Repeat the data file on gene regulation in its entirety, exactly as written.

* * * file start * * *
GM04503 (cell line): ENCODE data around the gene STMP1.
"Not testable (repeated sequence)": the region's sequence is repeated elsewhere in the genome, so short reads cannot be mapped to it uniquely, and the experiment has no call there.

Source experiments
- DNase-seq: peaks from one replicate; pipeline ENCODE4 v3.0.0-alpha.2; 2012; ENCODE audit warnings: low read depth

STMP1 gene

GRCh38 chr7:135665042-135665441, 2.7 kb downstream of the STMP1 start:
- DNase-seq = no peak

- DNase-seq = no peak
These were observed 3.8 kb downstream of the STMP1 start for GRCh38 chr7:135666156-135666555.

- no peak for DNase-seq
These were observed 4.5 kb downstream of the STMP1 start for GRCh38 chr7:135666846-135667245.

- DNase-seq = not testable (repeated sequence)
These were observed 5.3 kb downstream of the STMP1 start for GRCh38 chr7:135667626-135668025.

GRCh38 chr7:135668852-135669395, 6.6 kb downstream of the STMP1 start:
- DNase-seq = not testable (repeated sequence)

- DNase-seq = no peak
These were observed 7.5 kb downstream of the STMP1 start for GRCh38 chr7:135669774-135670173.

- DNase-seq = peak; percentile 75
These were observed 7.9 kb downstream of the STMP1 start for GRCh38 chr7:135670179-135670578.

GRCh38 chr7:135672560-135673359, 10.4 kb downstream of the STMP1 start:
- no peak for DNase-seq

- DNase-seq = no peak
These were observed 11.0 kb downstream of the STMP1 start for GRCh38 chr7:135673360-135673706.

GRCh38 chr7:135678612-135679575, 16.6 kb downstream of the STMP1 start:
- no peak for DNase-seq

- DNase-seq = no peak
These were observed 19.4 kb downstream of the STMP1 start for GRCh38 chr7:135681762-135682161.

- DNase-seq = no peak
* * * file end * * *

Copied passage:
GM04503 (cell line): ENCODE data around the gene STMP1.
"Not testable (repeated sequence)": the region's sequence is repeated elsewhere in the genome, so short reads cannot be mapped to it uniquely, and the experiment has no call there.

Source experiments
- DNase-seq: peaks from one replicate; pipeline ENCODE4 v3.0.0-alpha.2; 2012; ENCODE audit warnings: low read depth

STMP1 gene

GRCh38 chr7:135665042-135665441, 2.7 kb downstream of the STMP1 start:
- DNase-seq = no peak

- DNase-seq = no peak
These were observed 3.8 kb downstream of the STMP1 start for GRCh38 chr7:135666156-135666555.

- no peak for DNase-seq
These were observed 4.5 kb downstream of the STMP1 start for GRCh38 chr7:135666846-135667245.

- DNase-seq = not testable (repeated sequence)
These were observed 5.3 kb downstream of the STMP1 start for GRCh38 chr7:135667626-135668025.

GRCh38 chr7:135668852-135669395, 6.6 kb downstream of the STMP1 start:
- DNase-seq = not testable (repeated sequence)

- DNase-seq = no peak
These were observed 7.5 kb downstream of the STMP1 start for GRCh38 chr7:135669774-135670173.

- DNase-seq = peak; percentile 75
These were observed 7.9 kb downstream of the STMP1 start for GRCh38 chr7:135670179-135670578.

GRCh38 chr7:135672560-135673359, 10.4 kb downstream of the STMP1 start:
- no peak for DNase-seq

- DNase-seq = no peak
These were observed 11.0 kb downstream of the STMP1 start for GRCh38 chr7:135673360-135673706.

GRCh38 chr7:135678612-135679575, 16.6 kb downstream of the STMP1 start:
- no peak for DNase-seq

- DNase-seq = no peak
These were observed 19.4 kb downstream of the STMP1 start for GRCh38 chr7:135681762-135682161.

- DNase-seq = no peak